Speaking for myself from where I sit as a Judge, and deprived of the romanticism of academic theorizing, it is my view that what has been articulated as “the basic structure doctrine”, is no doctrine, but a  notion, a reasoning, a school of thought, or at best, a heuristic device, to which a court of law may turn, within the framework of Article 259(1) of the Constitution, in determining whether, a proposed constitutional amendment, has the potential to destabilize, distort, or even destroy the constitutional equilibrium. (emphasis supplied)

But when you think about it, this is – essentially – the basic structure “doctrine” (or the “basic structure heuristic device” if you want to call it that), without being explicitly named as such: it is an interpretive method whose purpose is to prevent amendments that “destabilise, distort, or destroy the constitutional equilibrium.” Importantly, both here – and in his disposition – Wanjala J explicitly considers Article 259(1), which requires the Constitution to be interpreted in a manner that promotes its values and principles – as a substantive limitation upon constitutional amendments, in addition to the requirements of Chapter XVI. This is particularly clear from paragraph 1026:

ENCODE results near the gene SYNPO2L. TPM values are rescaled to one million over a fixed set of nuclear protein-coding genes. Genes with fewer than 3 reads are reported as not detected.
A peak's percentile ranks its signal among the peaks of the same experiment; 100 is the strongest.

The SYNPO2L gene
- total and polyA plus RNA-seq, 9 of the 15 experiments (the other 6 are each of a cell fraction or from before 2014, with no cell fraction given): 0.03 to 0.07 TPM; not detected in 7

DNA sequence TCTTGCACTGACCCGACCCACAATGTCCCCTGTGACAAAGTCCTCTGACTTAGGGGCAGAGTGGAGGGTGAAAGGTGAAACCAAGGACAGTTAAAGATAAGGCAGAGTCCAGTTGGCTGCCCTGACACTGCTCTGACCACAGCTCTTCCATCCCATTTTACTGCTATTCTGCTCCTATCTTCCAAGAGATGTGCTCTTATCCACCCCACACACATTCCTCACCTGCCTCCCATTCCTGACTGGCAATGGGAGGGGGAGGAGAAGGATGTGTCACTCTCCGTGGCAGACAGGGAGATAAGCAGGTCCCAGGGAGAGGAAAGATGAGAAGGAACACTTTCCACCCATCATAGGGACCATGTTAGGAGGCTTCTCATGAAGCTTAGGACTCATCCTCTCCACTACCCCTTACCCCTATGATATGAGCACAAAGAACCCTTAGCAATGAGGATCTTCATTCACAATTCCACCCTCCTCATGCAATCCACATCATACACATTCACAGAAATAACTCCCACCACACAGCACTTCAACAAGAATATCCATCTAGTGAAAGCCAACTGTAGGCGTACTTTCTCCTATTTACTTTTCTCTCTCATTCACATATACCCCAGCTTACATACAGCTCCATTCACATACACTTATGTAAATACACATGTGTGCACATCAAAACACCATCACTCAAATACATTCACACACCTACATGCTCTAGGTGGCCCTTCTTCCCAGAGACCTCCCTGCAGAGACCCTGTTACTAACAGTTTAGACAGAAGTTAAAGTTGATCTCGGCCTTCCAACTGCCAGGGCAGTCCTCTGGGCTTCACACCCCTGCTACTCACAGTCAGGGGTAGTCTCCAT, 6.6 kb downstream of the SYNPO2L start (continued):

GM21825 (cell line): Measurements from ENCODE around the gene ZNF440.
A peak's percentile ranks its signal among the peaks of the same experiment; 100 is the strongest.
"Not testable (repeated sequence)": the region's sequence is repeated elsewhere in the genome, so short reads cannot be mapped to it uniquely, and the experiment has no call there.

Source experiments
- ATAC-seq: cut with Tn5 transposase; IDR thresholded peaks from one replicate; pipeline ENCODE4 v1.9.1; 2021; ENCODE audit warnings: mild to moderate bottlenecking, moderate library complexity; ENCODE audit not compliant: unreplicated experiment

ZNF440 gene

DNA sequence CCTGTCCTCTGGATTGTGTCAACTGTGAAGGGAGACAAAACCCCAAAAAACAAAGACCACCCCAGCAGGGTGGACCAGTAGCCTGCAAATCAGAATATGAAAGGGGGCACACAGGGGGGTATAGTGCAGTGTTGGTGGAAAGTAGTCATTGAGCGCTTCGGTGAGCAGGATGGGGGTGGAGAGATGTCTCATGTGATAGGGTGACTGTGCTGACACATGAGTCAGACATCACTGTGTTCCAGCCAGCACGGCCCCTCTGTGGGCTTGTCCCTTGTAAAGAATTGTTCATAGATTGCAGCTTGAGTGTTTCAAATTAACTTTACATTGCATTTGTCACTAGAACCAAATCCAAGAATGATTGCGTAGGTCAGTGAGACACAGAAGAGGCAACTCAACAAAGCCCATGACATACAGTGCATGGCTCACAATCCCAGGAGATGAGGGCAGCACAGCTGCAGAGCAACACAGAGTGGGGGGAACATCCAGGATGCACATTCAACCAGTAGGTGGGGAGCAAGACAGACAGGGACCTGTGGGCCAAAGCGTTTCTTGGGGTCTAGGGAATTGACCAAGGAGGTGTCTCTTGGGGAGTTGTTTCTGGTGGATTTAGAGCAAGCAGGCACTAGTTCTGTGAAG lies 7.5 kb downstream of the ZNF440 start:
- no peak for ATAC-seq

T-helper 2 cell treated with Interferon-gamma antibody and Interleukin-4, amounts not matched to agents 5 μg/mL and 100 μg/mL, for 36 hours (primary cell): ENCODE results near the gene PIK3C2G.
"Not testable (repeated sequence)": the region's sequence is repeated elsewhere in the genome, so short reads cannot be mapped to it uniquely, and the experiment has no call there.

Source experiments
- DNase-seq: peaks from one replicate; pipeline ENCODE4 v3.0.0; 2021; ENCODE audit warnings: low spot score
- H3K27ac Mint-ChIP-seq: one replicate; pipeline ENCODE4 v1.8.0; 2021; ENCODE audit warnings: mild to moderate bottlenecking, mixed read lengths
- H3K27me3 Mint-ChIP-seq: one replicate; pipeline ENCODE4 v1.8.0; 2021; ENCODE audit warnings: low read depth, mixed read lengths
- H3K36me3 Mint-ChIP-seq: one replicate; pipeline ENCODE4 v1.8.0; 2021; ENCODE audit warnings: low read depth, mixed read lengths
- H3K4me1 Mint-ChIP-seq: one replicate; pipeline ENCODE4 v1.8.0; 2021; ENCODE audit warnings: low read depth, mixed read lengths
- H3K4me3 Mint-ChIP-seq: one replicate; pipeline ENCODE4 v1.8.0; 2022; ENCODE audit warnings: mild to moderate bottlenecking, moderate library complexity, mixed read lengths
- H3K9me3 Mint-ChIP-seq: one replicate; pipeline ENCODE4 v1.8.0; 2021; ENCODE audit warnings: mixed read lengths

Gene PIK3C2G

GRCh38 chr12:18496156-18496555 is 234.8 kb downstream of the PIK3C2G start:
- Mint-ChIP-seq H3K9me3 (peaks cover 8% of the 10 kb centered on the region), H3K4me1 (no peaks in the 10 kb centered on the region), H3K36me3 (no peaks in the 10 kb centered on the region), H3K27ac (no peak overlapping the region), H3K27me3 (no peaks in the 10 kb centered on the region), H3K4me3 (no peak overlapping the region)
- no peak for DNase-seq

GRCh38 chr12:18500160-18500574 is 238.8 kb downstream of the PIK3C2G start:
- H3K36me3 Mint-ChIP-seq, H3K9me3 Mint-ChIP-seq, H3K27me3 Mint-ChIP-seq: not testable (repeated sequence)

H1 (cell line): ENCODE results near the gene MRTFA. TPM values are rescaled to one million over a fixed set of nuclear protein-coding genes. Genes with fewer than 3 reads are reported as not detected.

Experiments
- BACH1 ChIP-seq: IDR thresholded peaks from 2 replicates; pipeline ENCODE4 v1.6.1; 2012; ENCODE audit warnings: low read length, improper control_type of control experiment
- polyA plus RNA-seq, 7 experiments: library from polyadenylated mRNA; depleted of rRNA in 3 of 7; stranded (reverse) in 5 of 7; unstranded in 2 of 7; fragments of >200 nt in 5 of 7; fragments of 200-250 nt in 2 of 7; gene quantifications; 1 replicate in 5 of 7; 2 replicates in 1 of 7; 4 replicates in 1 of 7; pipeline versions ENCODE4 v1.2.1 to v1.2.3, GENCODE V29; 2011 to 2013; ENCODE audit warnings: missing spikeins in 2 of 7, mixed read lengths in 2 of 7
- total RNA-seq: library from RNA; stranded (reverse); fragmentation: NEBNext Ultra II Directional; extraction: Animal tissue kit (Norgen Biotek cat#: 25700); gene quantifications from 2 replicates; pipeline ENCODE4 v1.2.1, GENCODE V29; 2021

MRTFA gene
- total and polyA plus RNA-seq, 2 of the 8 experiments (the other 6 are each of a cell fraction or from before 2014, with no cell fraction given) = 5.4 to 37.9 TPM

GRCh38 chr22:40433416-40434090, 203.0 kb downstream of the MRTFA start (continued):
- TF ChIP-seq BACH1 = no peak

In this regard, I am in agreement with the observations by Okwengu and Gatembu, JJ.A to the effect that a proposed amendment must pass both the procedural and substantive test. Where I part ways with my two colleagues is at the point at which they base their substantive test not on the constitutional equilibrium in Article 259, but on a basic structure (Gatembu, J.A–Article 255(1) and Okwengu, J.A–the Preamble). By the same token, I do not agree with the submission by the Attorney General to the effect that any and every proposed constitutional amendment would be valid as long as it goes through the procedural requirements stipulated in Articles 255, 256 and 257 of the Constitution. Courts of law cannot shut their eyes to a proposed constitutional amendment, if its content has the potential of subverting the Constitution. (emphasis supplied)

Now, with great respect, one may choose not to call something “the basic structure doctrine”, but the statement that a Court of law can subject constitutional amendments to judicial review on the question of whether its “content has the potential of subverting the Constitution”, one is doing what is generally understood to be basic structure review. It might be the case that its long association with the specific form taken in India has turned the basic structure doctrine into a bit of a poisoned chalice: in that case, there should of course be no problem in dropping the term, and simply stating that “constitutional amendments that subvert the Constitution are subject to judicial review.” And in his disposition at paragraph 1122, Wanjala J agrees that while the four-step sequential process will not apply to constitutional amendments, it would nonetheless apply to “seismic constitutional moments” when the People are exercising their primary constituent power.